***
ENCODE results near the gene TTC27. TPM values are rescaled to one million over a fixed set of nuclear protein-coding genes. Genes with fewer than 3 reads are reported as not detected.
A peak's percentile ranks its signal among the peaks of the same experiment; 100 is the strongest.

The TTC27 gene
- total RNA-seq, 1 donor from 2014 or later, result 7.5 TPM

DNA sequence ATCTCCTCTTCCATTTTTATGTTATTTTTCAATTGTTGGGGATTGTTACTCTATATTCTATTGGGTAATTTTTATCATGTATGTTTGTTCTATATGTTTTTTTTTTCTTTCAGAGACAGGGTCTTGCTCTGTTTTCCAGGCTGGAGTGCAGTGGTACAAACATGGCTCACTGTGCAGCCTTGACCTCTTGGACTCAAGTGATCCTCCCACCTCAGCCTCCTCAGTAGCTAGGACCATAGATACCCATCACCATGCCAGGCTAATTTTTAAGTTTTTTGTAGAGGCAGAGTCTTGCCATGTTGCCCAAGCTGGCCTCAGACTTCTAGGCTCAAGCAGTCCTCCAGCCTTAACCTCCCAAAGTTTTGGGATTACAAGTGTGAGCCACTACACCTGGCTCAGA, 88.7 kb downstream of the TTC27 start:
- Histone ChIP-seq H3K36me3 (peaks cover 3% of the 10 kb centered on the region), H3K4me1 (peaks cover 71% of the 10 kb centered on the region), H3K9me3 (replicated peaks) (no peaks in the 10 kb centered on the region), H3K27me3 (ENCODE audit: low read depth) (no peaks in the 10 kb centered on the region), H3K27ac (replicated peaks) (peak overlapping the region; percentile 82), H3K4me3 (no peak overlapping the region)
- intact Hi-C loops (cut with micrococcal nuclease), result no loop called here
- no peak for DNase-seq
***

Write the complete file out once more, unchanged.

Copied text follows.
ENCODE results near the gene TTC27. TPM values are rescaled to one million over a fixed set of nuclear protein-coding genes. Genes with fewer than 3 reads are reported as not detected.
A peak's percentile ranks its signal among the peaks of the same experiment; 100 is the strongest.

The TTC27 gene
- total RNA-seq, 1 donor from 2014 or later, result 7.5 TPM

DNA sequence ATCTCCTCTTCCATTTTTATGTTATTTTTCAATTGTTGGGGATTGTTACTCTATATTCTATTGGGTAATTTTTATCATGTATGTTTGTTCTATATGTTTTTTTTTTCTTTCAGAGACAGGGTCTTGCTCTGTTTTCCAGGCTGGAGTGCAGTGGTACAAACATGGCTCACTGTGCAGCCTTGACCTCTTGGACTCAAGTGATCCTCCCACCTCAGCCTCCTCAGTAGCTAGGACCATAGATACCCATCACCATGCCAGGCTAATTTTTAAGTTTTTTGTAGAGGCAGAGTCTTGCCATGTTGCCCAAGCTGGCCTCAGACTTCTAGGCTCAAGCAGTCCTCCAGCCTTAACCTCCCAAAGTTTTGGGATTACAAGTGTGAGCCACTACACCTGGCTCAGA, 88.7 kb downstream of the TTC27 start:
- Histone ChIP-seq H3K36me3 (peaks cover 3% of the 10 kb centered on the region), H3K4me1 (peaks cover 71% of the 10 kb centered on the region), H3K9me3 (replicated peaks) (no peaks in the 10 kb centered on the region), H3K27me3 (ENCODE audit: low read depth) (no peaks in the 10 kb centered on the region), H3K27ac (replicated peaks) (peak overlapping the region; percentile 82), H3K4me3 (no peak overlapping the region)
- intact Hi-C loops (cut with micrococcal nuclease), result no loop called here
- no peak for DNase-seq